Slow Food Korea Celebrates ‘Jang’ during Three-Day Festival

01 Dec 2023

Slow Food Korea hosted a vibrant celebration in Suseungdae Village, Geochang, Gyeongsangnam-do from October 7th to 9th, marking a significant milestone for Mr. Taeyoung Woo, a member of Slow Food Korea.

 

 

A Festival Dedicated to jang

For nearly a decade, Mr. Woo has been crafting jang ()—fermented soybean sauce and paste—in this picturesque village, laying the foundation for the annual Jang Festival. This year, commemorating its 10th anniversary, around fifty Slow Food Korea members gathered to partake in the festival dedicated to jang. 

Mr.Woo Tae-young , GANJANG Forum CEO, announcing the opening of the Celebration

What is jang?

Jang, a product of meticulous fermentation involving solely soybeans, water, and salt, embodies a centuries-old tradition in Korean cuisine. Its distinct qualities make it a cornerstone of Korean flavors, determining the essence of myriad dishes. Its cultural significance is echoed in the saying, “A household with good jang will prosper,” highlighting its integral role in Korean culinary traditions and being synonymous with eco-friendly gastronomy and Slow Food. 

Tasting kit prepared for the taste workshop. It is fermented soybeans, soybean paste, and rice.

Production of jang in South Korea

The festival not only celebrated jang but also served as a platform to address the dwindling tradition of homemade jang. Urban lifestyles have led to a sharp decline in households producing their own jang, with many opting for factory-made soy sauce due to time constraints. Startlingly, traditional methods account for a mere 14% of total soy sauce consumption, according to TFIS (Korea Food Industry Statistics) 2020 data. The factory-made versions, often derived from imported GMO soybeans without the vital fermentation process, not only disrupt the essence of Korean food culture but also pose health risks.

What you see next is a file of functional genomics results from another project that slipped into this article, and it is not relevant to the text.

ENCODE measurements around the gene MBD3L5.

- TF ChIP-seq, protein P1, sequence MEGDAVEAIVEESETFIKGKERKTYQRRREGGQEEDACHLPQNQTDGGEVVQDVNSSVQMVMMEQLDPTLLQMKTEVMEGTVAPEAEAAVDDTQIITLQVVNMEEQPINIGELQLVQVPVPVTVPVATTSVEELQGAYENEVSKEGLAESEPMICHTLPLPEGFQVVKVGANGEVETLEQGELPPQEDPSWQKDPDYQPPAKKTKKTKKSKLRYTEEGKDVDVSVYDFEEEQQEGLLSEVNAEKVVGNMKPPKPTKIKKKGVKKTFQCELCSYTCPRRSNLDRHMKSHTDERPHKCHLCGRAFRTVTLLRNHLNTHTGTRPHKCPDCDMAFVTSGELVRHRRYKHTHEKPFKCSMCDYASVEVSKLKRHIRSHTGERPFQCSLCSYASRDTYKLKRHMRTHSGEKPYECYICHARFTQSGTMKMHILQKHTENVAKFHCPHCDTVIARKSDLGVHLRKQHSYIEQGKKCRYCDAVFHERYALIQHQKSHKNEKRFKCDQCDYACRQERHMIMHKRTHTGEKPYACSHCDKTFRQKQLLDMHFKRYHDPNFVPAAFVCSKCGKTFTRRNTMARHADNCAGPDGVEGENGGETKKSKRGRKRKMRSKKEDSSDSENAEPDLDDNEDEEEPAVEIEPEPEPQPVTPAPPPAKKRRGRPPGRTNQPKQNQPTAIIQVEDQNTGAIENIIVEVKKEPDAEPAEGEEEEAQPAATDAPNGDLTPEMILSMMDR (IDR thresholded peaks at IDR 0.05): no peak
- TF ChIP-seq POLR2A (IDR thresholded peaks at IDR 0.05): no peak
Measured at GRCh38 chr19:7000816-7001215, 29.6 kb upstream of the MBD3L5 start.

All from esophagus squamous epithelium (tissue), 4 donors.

The exterior of Gavial and Jangdokdae (a platform where the crocks of soy sauce are placed) As a ritual, small bowls are put on to pray for healthy fermentation.

Slow Food Korea in action!

Slow Food Korea, committed to preserving and promoting traditional jang, orchestrated a series of events during the festival. Attendees engaged in workshops, cooking classes, and forums centered around jang—a testament to its diversity and cultural significance. A particular highlight of the event was showcasing over 100 types of soybean sauces and pastes from across the country, contributed by Slow Food Korea members, fermentation school communities, and esteemed jang artisans. 

Beyond the gastronomic experience, the festival aimed to rekindle appreciation for jang and encourage contemplation about farmers’ efforts, environmental sustainability, and responsible consumption practices. It breathed new life into the ethos of the Slow Food Movement, blending enjoyment with meaningful reflection, fostering a sense of community within Slow Food, and fortifying its mission to preserve culinary traditions. 

Members of Slow Food Korea who participated in the taste workshop

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